Care for Syringe of Crab?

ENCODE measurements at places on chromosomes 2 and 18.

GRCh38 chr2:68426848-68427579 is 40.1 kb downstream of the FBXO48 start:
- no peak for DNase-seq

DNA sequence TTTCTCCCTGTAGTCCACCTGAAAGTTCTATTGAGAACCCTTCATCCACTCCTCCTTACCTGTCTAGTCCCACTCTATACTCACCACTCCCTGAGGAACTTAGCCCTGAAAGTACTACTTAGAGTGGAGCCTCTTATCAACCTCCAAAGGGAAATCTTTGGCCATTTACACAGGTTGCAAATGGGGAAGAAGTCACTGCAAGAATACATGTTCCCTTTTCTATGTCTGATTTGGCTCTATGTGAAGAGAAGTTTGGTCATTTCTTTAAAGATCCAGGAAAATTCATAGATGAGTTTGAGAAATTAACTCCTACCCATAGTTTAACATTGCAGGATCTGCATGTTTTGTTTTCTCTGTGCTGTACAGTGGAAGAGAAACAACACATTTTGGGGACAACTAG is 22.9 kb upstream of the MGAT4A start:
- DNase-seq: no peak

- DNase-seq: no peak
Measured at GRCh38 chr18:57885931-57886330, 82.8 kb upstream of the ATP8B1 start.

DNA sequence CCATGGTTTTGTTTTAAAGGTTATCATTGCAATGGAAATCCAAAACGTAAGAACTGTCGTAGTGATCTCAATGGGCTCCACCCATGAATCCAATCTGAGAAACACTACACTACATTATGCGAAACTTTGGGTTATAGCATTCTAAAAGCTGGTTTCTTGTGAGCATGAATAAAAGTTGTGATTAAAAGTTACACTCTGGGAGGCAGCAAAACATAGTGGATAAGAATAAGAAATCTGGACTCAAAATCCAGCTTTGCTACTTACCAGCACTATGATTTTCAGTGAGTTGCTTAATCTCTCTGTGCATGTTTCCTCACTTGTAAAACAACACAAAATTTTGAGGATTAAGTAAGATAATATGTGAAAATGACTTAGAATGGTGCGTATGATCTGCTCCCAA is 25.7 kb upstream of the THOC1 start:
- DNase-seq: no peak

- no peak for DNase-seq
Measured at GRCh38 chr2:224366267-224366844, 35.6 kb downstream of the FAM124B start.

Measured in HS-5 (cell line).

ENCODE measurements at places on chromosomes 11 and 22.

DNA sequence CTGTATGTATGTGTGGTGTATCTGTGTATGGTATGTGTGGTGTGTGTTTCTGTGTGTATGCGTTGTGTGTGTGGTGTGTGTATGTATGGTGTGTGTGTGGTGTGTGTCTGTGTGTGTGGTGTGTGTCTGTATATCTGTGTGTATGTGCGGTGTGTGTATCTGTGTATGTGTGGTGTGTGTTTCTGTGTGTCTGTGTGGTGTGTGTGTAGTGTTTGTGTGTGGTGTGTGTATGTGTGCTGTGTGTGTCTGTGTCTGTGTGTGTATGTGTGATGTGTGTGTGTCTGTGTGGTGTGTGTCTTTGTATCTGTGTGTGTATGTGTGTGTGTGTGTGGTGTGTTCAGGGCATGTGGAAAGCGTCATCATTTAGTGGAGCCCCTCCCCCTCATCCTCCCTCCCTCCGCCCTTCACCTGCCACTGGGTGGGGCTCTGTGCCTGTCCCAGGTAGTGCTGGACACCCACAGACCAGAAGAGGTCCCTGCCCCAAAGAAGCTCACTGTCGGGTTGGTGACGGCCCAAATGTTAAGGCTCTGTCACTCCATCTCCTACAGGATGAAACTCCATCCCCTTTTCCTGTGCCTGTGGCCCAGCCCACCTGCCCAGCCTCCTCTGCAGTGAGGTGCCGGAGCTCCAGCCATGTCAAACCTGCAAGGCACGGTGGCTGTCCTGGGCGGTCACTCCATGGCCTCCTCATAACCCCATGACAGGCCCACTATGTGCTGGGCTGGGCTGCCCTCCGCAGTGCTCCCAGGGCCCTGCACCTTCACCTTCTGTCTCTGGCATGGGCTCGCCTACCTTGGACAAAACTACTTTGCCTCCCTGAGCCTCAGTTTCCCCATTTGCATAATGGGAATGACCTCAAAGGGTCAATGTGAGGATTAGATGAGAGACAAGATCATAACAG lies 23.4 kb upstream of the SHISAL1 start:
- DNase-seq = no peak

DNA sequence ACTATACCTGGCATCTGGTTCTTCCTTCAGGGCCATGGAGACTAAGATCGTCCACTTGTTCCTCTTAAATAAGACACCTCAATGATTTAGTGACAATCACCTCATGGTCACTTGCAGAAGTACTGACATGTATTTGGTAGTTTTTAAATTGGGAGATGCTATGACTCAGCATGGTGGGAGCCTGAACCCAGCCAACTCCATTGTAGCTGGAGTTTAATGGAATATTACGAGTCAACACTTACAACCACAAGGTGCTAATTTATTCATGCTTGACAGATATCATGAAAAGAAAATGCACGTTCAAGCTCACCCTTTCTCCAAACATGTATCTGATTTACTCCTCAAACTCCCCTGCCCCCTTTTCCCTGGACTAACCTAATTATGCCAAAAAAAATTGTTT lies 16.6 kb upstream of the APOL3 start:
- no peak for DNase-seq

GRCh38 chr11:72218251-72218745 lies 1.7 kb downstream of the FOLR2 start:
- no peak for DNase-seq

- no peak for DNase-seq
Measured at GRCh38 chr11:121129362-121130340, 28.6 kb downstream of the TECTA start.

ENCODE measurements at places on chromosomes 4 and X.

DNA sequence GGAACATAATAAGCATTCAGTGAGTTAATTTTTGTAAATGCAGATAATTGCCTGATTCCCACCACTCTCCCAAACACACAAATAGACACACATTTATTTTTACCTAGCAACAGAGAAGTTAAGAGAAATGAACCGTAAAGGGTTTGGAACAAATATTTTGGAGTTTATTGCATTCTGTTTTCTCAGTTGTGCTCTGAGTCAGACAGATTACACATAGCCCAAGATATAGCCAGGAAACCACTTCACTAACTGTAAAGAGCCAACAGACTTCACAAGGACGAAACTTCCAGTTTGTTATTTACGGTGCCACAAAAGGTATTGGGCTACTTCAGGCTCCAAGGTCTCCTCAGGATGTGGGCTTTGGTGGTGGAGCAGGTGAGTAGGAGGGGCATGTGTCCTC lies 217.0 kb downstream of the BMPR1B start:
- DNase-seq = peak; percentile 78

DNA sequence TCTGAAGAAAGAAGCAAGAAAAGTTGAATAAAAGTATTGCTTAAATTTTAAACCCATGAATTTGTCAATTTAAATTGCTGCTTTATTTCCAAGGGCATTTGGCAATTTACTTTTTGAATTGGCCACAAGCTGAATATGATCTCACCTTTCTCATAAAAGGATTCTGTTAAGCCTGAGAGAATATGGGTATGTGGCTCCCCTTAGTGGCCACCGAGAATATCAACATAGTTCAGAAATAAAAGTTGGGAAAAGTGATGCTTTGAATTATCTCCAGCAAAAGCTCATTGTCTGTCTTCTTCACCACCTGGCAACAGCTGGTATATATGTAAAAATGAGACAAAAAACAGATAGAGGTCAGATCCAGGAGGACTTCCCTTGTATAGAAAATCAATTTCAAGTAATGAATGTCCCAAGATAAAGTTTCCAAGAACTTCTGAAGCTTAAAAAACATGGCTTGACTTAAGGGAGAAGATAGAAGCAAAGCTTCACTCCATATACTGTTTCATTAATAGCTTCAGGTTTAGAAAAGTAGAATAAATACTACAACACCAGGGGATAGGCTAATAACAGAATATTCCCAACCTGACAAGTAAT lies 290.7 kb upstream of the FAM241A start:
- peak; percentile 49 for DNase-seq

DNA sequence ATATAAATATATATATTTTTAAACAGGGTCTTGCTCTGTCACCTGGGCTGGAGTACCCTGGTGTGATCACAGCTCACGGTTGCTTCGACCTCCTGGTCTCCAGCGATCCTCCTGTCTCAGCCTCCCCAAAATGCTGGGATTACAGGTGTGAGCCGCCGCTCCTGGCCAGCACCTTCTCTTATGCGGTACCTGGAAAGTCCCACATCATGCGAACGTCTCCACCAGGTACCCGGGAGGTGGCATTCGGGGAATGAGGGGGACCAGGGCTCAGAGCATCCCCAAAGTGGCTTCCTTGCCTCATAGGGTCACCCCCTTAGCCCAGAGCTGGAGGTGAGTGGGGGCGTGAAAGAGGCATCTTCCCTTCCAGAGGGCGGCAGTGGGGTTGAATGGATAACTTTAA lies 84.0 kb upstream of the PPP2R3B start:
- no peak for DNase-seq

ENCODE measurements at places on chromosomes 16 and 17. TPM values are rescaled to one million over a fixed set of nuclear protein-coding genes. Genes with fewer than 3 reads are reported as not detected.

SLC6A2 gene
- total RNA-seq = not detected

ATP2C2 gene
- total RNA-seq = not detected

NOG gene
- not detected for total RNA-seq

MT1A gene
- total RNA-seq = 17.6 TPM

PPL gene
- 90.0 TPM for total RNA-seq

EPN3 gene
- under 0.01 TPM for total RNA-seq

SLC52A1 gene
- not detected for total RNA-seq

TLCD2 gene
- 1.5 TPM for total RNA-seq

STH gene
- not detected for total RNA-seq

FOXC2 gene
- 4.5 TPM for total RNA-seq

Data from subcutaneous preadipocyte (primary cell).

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Even by the ambitious standards of American four-star dining, moto, the madcap Chicago experiment of chef Homaro Cantu, is a strange restaurant. Eating there is like dropping into an upscale restaurant with the Jetsons. Crab chowder consists of a tiny but menacing soft-shell crab perched atop a lump of chilled crabmeat and black caviar. On the side, four plastic syringes are stacked between slender silver barbell magnets. Each syringe is filled with a tasty soup: Peruvian potato, cream, carrot, garlic leek. Squeeze one into your mouth, crunch into the crab and move on to the next. This is but a single dish of the 5-, 7-, 10-and 19-course tasting menus, which range in price from $50 to $160 a person. Quirks are de rigueur in this stark warehouse-district hot spot. The prelude to eating a bowl of smoky watermelon soup is a spoonful of frozen Dijon mustard powder that, as one of the lab-coat-donned waiters puts it, "really opens up your taste buds." Corkscrew flatware stuffed with lavender and bruleed garlic enhances the olfactory experience of eating scallops and daikon radish in a Brazil-nut puree. Dining chatter revolves around how they are going to serve, let alone create, dishes like "12-year Gouda ice cream with balsamic vinegar." Moto, a whiplash blend of science and art, will captivate some and annoy others. Most dishes triumph (especially the fish courses), while some — well, maybe we're not quite ready for them. Yet.